Mota-Engil Africa tender offer/delisting arbitrage

Last year I did a small post on Mota-Engil Africa when it debuted on the Dutch stock exchange. While I never had any intention of investing in the stock I thought it was interesting because it is a good comparable to Conduril, (still) one of my biggest positions. Since getting a listing less than a year ago the stock price of Mota-Engil Africa has languished, hitting a low of €3.40 compared to an IPO opening price of €11.50.

logo2The company has therefore decided that the listing in Amsterdam is a failed experiment and is offering to repurchase all shares at €6.1235. Mota-Engil SGPS SA (MESGPS), the largest shareholder slash parent company of Mota-Engil Africa is not going to tender their shares. With Mota-Engil Africa currently trading at €5.82 you can make a 5.2% absolute return when the transaction closes. The company will hold a shareholder meeting on 23 November and intends to complete the tender before the end of the year.

The €6.1235 offer is significantly above the €3.77 price the shares traded at the day before it was made public, and because MESGPS owns 82% of Mota-Engil Africa shareholder approval shouldn’t be a problem. In addition to this the deal is also supported by the second large shareholder with a 13% stake. This shareholder is going to exchange its stake for newly issued shares in MESGPS, so what remains is a float of just 5% that needs to be bought out. Effectively it’s a very small deal that shouldn’t hit any obstacles. The reason for the relative big spread is most likely the result of the low liquidity of Mota-Engil Africa. But who cares about liquidity when you can tender your shares in roughly two months time? I don’t.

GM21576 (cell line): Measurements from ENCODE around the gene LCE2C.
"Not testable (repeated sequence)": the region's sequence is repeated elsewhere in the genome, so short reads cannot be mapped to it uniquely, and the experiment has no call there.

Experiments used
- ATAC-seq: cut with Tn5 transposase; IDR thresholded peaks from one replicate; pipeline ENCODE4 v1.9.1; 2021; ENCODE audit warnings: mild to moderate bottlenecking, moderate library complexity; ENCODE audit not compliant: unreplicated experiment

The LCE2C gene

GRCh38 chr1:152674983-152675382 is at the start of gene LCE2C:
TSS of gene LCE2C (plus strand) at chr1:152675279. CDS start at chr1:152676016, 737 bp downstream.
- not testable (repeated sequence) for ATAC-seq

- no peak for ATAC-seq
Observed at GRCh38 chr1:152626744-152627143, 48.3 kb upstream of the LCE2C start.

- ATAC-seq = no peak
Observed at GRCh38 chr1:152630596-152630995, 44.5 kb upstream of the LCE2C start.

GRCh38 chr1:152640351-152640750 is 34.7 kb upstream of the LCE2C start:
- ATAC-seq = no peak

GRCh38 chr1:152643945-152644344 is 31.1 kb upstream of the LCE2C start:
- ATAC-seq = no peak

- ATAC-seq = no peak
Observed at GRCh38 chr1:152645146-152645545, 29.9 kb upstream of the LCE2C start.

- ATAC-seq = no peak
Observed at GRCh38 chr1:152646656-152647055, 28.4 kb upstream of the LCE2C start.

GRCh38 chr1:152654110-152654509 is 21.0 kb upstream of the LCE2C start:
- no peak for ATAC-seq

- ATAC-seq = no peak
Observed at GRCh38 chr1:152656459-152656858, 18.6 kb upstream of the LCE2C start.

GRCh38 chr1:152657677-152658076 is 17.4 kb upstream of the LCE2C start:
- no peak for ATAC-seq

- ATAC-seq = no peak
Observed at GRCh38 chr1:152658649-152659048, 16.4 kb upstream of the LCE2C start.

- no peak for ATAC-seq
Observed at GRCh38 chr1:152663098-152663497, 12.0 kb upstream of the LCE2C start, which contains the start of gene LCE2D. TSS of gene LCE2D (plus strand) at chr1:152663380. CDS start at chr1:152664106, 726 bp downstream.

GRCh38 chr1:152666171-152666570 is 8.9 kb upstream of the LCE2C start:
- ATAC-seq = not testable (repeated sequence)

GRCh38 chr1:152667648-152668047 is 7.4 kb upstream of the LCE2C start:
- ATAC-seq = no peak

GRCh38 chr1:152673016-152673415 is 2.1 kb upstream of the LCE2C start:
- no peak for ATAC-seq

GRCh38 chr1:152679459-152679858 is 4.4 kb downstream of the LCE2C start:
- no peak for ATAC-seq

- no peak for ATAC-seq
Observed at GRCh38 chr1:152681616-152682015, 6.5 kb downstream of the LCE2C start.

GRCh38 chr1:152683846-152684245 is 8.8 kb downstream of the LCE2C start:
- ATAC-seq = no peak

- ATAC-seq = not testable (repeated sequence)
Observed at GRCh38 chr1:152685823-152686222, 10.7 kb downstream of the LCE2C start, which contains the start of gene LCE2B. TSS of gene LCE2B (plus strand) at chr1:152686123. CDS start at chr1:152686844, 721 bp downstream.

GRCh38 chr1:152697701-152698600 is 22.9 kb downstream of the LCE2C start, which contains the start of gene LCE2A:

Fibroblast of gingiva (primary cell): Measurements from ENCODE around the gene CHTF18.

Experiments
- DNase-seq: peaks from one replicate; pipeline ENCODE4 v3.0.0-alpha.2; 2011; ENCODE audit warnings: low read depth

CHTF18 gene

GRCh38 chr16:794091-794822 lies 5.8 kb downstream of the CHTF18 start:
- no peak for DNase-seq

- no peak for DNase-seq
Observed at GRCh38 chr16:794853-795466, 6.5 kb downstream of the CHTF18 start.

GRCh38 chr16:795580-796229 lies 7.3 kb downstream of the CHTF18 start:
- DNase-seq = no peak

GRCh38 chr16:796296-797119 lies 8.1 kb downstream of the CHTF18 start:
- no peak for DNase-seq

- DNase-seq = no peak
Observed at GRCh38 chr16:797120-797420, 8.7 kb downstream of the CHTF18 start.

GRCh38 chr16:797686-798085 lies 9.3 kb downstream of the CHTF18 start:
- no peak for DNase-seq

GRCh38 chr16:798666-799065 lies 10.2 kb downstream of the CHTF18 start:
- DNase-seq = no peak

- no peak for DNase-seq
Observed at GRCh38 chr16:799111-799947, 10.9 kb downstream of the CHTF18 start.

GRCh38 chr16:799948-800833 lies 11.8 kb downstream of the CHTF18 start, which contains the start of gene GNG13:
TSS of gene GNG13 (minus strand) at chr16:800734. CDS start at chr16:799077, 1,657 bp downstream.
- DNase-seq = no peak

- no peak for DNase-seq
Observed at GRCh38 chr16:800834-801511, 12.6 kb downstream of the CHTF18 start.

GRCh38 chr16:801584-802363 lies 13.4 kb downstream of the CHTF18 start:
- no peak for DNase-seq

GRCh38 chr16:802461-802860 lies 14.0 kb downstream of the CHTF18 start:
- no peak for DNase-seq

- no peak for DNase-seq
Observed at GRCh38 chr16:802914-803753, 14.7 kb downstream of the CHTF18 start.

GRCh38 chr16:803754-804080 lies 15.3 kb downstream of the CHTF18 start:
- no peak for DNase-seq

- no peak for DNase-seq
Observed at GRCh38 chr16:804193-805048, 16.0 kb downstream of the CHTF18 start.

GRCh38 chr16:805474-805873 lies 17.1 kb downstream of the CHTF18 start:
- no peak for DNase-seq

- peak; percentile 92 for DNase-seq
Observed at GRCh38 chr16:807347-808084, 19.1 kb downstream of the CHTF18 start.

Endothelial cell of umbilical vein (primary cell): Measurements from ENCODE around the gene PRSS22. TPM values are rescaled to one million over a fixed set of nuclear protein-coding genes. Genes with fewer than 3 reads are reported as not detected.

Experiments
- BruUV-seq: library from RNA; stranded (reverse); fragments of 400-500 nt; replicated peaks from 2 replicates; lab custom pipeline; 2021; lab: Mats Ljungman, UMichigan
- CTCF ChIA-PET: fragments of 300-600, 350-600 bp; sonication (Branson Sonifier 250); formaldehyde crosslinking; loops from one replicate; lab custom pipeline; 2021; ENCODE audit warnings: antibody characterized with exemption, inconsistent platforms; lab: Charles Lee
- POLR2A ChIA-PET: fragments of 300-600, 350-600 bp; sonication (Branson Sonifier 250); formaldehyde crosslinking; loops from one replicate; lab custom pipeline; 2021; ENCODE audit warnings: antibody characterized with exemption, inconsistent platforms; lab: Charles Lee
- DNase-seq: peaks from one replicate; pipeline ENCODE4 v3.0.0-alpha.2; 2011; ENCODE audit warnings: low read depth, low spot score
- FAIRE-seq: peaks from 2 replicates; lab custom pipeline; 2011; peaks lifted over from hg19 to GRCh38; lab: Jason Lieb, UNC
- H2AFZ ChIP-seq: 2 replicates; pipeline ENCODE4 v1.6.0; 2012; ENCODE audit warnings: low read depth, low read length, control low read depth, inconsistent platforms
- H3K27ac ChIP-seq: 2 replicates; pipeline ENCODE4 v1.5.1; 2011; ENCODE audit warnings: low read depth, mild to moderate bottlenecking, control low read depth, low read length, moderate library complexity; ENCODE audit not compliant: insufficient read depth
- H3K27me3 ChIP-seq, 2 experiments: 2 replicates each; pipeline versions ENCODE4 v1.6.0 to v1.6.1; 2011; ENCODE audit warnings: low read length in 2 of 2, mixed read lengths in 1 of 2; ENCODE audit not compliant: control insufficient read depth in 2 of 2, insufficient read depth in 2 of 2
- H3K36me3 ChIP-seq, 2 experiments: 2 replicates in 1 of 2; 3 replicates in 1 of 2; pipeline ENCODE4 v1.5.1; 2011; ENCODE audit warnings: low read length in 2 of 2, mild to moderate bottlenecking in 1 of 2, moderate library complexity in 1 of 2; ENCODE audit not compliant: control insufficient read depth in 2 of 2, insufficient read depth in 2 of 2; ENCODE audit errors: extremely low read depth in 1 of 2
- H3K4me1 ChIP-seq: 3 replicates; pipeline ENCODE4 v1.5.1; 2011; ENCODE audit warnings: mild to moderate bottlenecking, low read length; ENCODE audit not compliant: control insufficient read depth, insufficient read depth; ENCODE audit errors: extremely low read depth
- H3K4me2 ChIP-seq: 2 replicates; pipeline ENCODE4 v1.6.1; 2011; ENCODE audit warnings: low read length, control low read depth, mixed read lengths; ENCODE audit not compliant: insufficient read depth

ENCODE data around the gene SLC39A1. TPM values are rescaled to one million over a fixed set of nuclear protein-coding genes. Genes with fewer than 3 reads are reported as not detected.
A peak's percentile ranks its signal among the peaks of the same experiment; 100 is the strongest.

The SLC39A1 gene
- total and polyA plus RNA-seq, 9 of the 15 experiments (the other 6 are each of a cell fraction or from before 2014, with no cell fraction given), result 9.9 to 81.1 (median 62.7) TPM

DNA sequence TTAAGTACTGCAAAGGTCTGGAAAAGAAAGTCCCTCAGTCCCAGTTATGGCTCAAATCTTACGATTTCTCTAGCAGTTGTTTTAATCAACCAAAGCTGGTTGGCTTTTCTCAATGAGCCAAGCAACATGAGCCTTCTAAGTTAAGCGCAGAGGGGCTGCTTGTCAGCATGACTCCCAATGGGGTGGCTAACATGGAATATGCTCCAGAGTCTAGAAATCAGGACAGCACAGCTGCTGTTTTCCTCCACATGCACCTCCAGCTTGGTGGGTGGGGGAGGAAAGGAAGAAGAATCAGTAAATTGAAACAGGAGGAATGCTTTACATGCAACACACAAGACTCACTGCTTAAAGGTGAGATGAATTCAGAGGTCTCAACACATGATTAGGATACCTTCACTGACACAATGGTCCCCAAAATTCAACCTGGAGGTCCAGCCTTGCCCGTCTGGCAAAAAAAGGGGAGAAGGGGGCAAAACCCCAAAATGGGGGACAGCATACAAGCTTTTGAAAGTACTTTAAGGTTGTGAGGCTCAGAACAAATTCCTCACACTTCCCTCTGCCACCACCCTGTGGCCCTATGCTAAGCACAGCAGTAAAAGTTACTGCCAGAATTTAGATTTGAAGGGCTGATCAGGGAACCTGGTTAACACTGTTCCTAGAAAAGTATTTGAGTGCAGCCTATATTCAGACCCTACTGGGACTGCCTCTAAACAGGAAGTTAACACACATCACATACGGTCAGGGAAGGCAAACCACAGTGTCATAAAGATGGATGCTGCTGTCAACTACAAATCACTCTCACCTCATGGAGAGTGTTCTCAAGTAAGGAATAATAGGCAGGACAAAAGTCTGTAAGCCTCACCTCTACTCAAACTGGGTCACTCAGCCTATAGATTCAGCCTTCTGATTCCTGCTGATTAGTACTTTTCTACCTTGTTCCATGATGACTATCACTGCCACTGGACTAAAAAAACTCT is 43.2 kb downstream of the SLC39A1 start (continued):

Author is long Mota-Engil Africa

17 thoughts on “Mota-Engil Africa tender offer/delisting arbitrage

  1. Clint Edgington

    Hi! Thanks for this information. Can you help me find the source documents? I’m not familiar with these exchanges- thanks!

  2. Ben

    Interesting idea. Any sense for whether there is likely to be withholding tax? Some people have claimed that this can happen with some foreign tenders, but I’m not at all sure how common it is.

  3. Brett Kronewitter

    Hi Alpha Vulture, thanks for this great idea. I have tried to locate the ticker- is it EGL? I have been trying to find it at my broker interactive and the symbol EGL seems to be correct although the last price 2.29Eur doesen´t seem to be right.

  4. RHS

    As a Mota-engil shareholder at the time, I got ME-Africa shares for free. Like the parent company, I believe ME-Africa shares are worth more than 6 €. If I don’t sell them now and they are delisted from the exchange, can I sell them next year or so? How, where?

      1. RHS

        Thanks. This was confirmed by their Investor Relations Department:
        >Delisting will take place on December 10th. The situation you mention is probably not possible since we will use squeezing out mechanisms if needed.
        No idea how that works, but it’s the results that count 🙁

  5. Martin

    If you are squeezed out instead of having tendered shares, you can then go to court in most countries and challenge the price you are paid for your shares. I don’t know the aplicable Dutch laws.

    But what if you are not squeezed out and the shares get delisted? You then cannot sell easily but must locate a party willing to buy your shares. This is not desirable in my opinion.

  6. Mark

    I was surprised to learn that my shares were delisted and sold. My broker did not inform me about this. After a while, I got in contact with a law firm in Holland that was able to assist. They had to claim the compensation, and after four weeks I received the compensation. They said they assisted several shareholders.


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